(This article originally appeared in Manufacturing Marketing Magazine)
At some point, a manufacturer will ask if it’s possible to sell products to distributors and/or end-users online. Asking this question makes sense as it’s relatively easy, with the tools and platforms available, to integrate eCommerce with an existing website.
However, eCommerce is one facet of an entire business. It ties into everything, from inventory and order entry to shipping and distribution.
For manufacturers, eCommerce can quickly become complex with tens of thousands of SKUs, customizations, multiple pricing models or currencies, and other issues.
While all of these issues are worthy of discussion, the two main challenges faced by manufacturers, when deciding to sell products online are: choosing the right eCommerce platform and then preparing the data for migration.
Not all products lend themselves to eCommerce. One manufacturer, for example, sold custom welders used for making vehicle siding. Each welder was 25’ wide and was made-to-order based on the customer’s specifications.
Because of the customizations, e.g. system add-ons and parts to suit the customer’s workspace, the manufacturer would have had a difficult time selling the product through an eCommerce platform.
For this type of specialized product, we recommend a content heavy website that answers people’s questions and encourages them to initiate contact, whether through email, phone or RFQ.
Ecommerce is a viable option, however, for manufacturers with standalone products, complete systems sold as kits, or consumables and replacement parts.
If you have a small catalog, a limited number of SKUs and/or variables, no custom pricing, and you mainly sell directly to your end users, Shopify is a great starting point. The platform has a low cost to entry, is easy to set up and use, and offers pre-built themes.
The basic theme (which is free) is easily customized to provide a seamless experience for site visitors. It also integrates well with WordPress.
However, Shopify has many limitations for manufacturers wanting to grow their online business.
Integrating with back-end systems and ERPs is difficult, and custom pricing and catalogs aren’t native.
For example, manufacturers of widgets sell in volume, not one-offs, and pricing is based on the volume ordered, material, any design customizations, and when the parts are needed.
In addition, the customer may want to place one order of 10,000 pieces, but have five shipments of 2,000 pieces shipped at specific times of the year.
Manufacturers may have different pricing for different clients or groups (e.g. distributors versus end-users) or some customers need approval to place orders over specific dollar amounts and simply want to generate a quote to start the PO process.
For these complex scenarios and many others, Shopify falls short.
For manufacturers wanting a more robust, flexible and scalable platform, Magento is the eCommerce platform of choice.
Magento offers manufacturers rich out-of-the-box features, seamless third-party integrations and an easy-to-use backend.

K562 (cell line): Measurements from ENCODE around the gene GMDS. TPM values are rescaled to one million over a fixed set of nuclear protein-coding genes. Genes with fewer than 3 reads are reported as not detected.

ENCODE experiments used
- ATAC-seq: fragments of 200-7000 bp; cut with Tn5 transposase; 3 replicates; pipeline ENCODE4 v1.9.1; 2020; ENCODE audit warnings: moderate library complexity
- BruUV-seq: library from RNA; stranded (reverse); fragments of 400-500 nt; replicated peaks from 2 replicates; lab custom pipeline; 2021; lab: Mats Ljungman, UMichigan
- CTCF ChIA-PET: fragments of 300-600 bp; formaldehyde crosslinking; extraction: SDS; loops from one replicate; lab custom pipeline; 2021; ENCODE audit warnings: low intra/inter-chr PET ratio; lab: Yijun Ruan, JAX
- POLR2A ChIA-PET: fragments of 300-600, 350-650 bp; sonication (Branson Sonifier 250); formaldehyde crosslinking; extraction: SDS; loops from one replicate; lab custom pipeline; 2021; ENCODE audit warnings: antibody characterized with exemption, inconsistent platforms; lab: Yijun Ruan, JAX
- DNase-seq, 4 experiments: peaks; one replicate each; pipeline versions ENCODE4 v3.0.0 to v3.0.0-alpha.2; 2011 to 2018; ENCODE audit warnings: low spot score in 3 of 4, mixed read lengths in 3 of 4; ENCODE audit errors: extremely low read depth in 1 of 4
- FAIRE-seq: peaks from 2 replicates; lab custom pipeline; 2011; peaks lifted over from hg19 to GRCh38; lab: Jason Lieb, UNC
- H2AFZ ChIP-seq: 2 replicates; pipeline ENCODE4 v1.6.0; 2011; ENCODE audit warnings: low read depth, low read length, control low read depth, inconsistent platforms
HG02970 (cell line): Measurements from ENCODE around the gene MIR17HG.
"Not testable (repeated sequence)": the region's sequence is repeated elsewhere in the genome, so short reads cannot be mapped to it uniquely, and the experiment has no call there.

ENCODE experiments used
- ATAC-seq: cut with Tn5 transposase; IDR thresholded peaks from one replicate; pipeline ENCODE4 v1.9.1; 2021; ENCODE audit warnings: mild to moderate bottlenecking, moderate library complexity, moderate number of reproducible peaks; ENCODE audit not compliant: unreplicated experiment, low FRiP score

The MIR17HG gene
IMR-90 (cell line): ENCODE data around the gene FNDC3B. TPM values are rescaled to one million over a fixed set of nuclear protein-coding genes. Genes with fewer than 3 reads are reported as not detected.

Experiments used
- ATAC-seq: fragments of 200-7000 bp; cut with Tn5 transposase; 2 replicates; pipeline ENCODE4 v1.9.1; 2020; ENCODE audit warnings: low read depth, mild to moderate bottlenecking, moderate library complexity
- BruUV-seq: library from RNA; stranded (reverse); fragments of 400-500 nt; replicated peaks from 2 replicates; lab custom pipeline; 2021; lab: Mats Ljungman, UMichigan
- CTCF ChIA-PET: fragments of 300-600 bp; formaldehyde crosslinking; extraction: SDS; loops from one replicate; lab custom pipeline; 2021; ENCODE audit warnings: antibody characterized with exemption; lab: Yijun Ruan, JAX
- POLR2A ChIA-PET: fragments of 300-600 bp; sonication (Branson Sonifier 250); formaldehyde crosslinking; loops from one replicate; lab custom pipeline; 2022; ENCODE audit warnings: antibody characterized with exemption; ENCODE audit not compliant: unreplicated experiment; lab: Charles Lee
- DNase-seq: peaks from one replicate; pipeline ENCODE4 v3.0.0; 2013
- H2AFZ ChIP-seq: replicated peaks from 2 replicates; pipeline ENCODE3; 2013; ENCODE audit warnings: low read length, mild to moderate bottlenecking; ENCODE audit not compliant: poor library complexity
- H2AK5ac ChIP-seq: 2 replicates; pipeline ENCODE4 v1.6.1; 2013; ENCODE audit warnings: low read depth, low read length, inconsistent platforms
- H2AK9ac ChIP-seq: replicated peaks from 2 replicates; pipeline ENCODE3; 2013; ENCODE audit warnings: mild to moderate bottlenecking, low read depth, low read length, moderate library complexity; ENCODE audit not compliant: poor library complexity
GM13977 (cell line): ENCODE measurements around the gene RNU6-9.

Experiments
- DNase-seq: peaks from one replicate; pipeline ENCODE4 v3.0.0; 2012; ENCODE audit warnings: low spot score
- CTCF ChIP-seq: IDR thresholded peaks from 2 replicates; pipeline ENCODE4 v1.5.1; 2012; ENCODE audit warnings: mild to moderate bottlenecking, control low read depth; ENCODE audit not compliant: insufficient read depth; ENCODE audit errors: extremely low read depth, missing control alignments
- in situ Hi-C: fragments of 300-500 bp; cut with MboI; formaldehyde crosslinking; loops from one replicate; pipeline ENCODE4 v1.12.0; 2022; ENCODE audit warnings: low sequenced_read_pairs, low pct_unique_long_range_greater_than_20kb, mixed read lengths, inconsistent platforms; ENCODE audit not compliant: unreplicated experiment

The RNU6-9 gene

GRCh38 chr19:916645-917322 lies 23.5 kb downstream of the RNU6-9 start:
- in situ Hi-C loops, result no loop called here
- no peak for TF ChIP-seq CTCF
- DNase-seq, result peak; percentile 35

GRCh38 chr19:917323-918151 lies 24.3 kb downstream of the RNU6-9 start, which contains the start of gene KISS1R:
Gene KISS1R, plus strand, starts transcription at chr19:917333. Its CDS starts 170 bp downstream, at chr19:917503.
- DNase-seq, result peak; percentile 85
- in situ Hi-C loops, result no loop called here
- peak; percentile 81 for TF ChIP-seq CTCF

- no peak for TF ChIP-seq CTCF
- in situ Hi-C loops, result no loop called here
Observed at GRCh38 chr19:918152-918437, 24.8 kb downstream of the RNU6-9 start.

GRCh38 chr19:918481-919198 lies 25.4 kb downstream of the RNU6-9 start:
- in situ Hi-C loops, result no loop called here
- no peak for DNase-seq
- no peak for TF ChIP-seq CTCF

Negotiated pricing and custom catalogs are easy to set up, and you can even sell to B2B customers on terms with credit limits.
Many manufacturers start on Shopify (or other similar eCommerce platforms), but as their business grows, move to Magento for its B2B features and functionality.
Once the decision has been made to migrate to Magento, manufacturers new to eCommerce and with large numbers of SKUs (in the tens or hundreds of thousands) typically run into the overwhelming hurdle of preparing the data for migration. This hurdle is usually due to one of two scenarios.
Scenario #1: The product catalog is literally a PDF catalog available as a download on the website. Or, the catalog is broken down into various pieces on the website.
The problem with the catalog-is-a-PDF is that site visitors can’t apply filters to find what they’re looking for. For example, when you shop online at a retailer, you typically apply filters based on specific attributes: men’s shoes / boots / size / color / style.
It works the same way for B2B products – buyers need to apply filters to make it easier to find what they’re looking for. A PDF, or flat HTML or WordPress website, doesn’t give them this option.
Scenario #2: The product catalog incorporates tens of thousands of variations or attributes, which haven’t been mapped out or categorized.
In this scenario, a manufacturer may have a spreadsheet that lists all of the products and part numbers, but the attributes for each part number are listed in one field – which means they have to be pulled out one by one before the data can be migrated to the eCommerce platform.
Whether the data resides in a PDF or a spreadsheet, the process is same – extracting the data and creating a taxonomy. This process can take the better part of a year.
A good eCommerce partner will usually have third-party resources available to make this process move more efficiently.
In addition to working with the manufacturer to prepare the data, the eCommerce partner also helps map out the sales and order process, and how the eCommerce system will tie into existing systems such as CRM, ERP, accounting, etc.
The eCommerce partner will also set up permissions and rules for who can access the system and at which levels, as well as creating rules and permissions for various customer types.
Although a complex operation, once the eCommerce system is up and running, manufacturers find that having an online ordering system helps increase sales and makes it easier to work with customers.
Even better, a robust and flexible system such as Magento creates efficiencies across the board that improve customer service while reducing costs.
The following chart lists out the advantages and disadvantages of Shopify and Magento for B2B eCommerce.